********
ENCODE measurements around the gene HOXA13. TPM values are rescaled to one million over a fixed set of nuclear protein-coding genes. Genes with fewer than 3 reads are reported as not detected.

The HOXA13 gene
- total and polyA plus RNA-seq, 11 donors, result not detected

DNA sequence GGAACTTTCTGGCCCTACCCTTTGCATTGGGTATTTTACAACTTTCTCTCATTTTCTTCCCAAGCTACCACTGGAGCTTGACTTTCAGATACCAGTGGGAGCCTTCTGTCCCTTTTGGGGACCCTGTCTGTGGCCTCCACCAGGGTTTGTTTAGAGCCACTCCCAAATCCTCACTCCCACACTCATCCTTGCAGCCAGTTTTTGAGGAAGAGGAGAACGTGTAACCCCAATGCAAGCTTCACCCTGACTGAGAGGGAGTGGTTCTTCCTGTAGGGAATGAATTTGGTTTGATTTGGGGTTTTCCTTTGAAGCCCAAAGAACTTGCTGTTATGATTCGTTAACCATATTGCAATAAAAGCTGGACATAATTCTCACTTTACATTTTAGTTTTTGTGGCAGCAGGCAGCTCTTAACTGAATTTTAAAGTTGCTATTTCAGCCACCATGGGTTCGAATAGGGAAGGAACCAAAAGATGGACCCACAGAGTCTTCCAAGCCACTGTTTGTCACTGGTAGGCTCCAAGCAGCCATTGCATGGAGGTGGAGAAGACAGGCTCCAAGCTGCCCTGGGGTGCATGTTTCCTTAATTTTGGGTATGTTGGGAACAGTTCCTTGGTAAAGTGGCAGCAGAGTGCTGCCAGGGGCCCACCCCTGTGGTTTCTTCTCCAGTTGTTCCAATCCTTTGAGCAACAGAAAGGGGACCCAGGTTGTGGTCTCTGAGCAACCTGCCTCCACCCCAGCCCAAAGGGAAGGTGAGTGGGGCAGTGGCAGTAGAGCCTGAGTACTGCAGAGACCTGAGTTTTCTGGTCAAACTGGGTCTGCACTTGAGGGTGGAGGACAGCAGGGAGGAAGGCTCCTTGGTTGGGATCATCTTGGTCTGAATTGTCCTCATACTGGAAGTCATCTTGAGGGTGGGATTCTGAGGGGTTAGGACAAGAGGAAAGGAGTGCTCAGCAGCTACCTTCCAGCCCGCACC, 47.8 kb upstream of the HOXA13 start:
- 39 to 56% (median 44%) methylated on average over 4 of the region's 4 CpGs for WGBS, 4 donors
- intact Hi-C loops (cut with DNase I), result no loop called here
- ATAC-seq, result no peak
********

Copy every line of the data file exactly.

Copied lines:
ENCODE measurements around the gene HOXA13. TPM values are rescaled to one million over a fixed set of nuclear protein-coding genes. Genes with fewer than 3 reads are reported as not detected.

The HOXA13 gene
- total and polyA plus RNA-seq, 11 donors, result not detected

DNA sequence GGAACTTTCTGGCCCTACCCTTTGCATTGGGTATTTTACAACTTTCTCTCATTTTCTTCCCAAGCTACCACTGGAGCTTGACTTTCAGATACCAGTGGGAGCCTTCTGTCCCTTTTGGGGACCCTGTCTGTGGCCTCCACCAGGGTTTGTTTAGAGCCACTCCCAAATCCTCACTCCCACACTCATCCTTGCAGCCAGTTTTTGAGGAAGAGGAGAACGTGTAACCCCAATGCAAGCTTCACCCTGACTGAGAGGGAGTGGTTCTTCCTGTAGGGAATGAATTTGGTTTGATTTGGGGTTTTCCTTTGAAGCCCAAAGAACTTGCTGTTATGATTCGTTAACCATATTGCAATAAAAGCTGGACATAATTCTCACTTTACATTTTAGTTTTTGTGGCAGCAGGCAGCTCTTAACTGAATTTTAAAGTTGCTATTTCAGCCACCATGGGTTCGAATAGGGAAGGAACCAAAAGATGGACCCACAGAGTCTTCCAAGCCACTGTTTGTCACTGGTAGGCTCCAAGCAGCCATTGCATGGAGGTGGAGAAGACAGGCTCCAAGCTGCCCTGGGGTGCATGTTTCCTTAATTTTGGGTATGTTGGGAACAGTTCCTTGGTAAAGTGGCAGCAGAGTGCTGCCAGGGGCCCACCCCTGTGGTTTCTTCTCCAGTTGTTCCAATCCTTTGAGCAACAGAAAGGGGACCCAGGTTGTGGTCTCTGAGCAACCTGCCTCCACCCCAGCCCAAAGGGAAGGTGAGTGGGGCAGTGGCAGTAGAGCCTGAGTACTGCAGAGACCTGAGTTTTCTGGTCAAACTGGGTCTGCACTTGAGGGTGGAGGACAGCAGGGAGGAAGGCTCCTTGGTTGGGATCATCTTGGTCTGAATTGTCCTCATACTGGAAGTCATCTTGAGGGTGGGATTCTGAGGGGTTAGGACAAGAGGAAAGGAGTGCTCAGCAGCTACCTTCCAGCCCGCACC, 47.8 kb upstream of the HOXA13 start:
- 39 to 56% (median 44%) methylated on average over 4 of the region's 4 CpGs for WGBS, 4 donors
- intact Hi-C loops (cut with DNase I), result no loop called here
- ATAC-seq, result no peak